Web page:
Everything about this situation was so surreal. She considered the possibility she was dreaming within a coma again as she turned on the water for a quick shower. He had a good quality shampoo and conditioner--not surprising with his abundant, if ill-cut, hair--and a body wash that smelled vaguely familiar. He'd probably used it to wash off the blood from her wound last night. If this was a dream, it was the most richly detailed one she'd ever had. One she probably wouldn’t wake up from, assuming that it had started after she’d been shot.
She used his towels and stared at the dress he'd said she was supposed to wear. It looked on the hanger like a black scarf with bits of red tulle on it. Was he serious? Her mind drew a picture of his face, what she'd seen of it, complete with smirk. She sighed. When he had sat beside her, stroked her cheek, she'd felt... not attraction, things were too weird for that. Alarmed was a word that came to mind, but also reassured. She nodded into the mirror. He had a magnificent confidence that was reassuring, in spite of everything. He had, after all, practically kidnapped her... she caught her reflection, wrapped in thick towels and blowing her hair dry. Yeah, poor Carmen, so ill-used. "A gilded cage is still a cage," she muttered to her reflection.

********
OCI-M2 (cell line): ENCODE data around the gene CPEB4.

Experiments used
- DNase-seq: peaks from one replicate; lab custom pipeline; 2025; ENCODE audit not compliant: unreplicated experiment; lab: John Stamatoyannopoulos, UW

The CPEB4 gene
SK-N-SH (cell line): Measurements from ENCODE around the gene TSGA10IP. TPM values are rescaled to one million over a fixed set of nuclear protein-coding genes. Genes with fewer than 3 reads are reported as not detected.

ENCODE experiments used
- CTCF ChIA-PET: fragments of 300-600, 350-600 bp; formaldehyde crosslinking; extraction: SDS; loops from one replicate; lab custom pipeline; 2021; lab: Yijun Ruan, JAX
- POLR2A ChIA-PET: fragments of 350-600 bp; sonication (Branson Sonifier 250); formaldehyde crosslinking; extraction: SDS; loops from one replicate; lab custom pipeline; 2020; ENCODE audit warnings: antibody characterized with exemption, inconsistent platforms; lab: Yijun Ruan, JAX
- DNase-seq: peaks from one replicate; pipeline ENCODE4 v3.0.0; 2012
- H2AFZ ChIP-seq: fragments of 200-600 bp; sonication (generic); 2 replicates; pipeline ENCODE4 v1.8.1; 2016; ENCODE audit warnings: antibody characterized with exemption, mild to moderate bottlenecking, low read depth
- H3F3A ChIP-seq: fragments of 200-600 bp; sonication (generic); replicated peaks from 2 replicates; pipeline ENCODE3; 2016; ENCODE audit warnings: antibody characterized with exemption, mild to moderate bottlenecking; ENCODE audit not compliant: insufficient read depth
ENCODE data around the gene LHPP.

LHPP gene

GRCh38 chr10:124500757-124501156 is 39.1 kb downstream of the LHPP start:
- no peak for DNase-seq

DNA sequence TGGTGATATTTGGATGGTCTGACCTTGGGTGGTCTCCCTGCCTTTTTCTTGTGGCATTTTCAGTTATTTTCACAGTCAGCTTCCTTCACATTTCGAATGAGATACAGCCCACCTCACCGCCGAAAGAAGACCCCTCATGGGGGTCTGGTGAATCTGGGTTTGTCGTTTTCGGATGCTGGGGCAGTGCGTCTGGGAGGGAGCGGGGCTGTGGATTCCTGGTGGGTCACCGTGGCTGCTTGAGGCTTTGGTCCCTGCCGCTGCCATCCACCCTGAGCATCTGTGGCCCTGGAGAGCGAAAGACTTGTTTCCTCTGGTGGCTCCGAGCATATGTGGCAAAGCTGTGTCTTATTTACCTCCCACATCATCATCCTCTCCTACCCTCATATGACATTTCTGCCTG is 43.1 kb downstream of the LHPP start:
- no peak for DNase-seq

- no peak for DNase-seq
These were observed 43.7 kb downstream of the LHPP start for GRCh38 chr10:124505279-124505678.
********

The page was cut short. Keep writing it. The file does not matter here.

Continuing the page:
She used his brush, seeing no other. It was clean, with only a few stray hairs caught in it. They looked and felt like any other human hair she'd seen. He had set out a new toothbrush for her, who else, and she used it, while rummaging through the drawers and cabinets of his bathroom. There was nothing there to suggest he had lots of female visitors, or indeed any. Yet she'd definitely got the impression he knew his way around women.
She pulled the dress on, like a body stocking. And that's how it fit -- if she'd had panties, she couldn't have worn them with this dress. A tuft of red tulle in the center of the neckline pretended to provide modesty, while calling attention to the cleavage it wasn't covering. She cracked the door. "Carabas? This isn't a dress -- it's a fetish outfit!"
She looked at herself in the mirror. It wasn't really that bad, though certainly nothing she'd ever worn before. A basic black strapless sheath dress in clingy jersey, it was the red ribbon and tulle accents that gave it a costume-y look. She wondered if he knew her shoe size, too.
See kids? That's what people do in front of mirrors.
First the good news. Starstruck was released on September 12, but I was suffering from a surfeit of company at the time and sadly failed to properly mark the occasion. So better a late blog announcement than none at all, yay!
Got it? Good!
The other news is, I'll be back to city life and a full size bathroom and 24/7 internet on October 15. I may be one of the few people who actually feels more productive with the internet available all the time. Although I did get two novellas written, and half of two more. (Finish things, dammit!)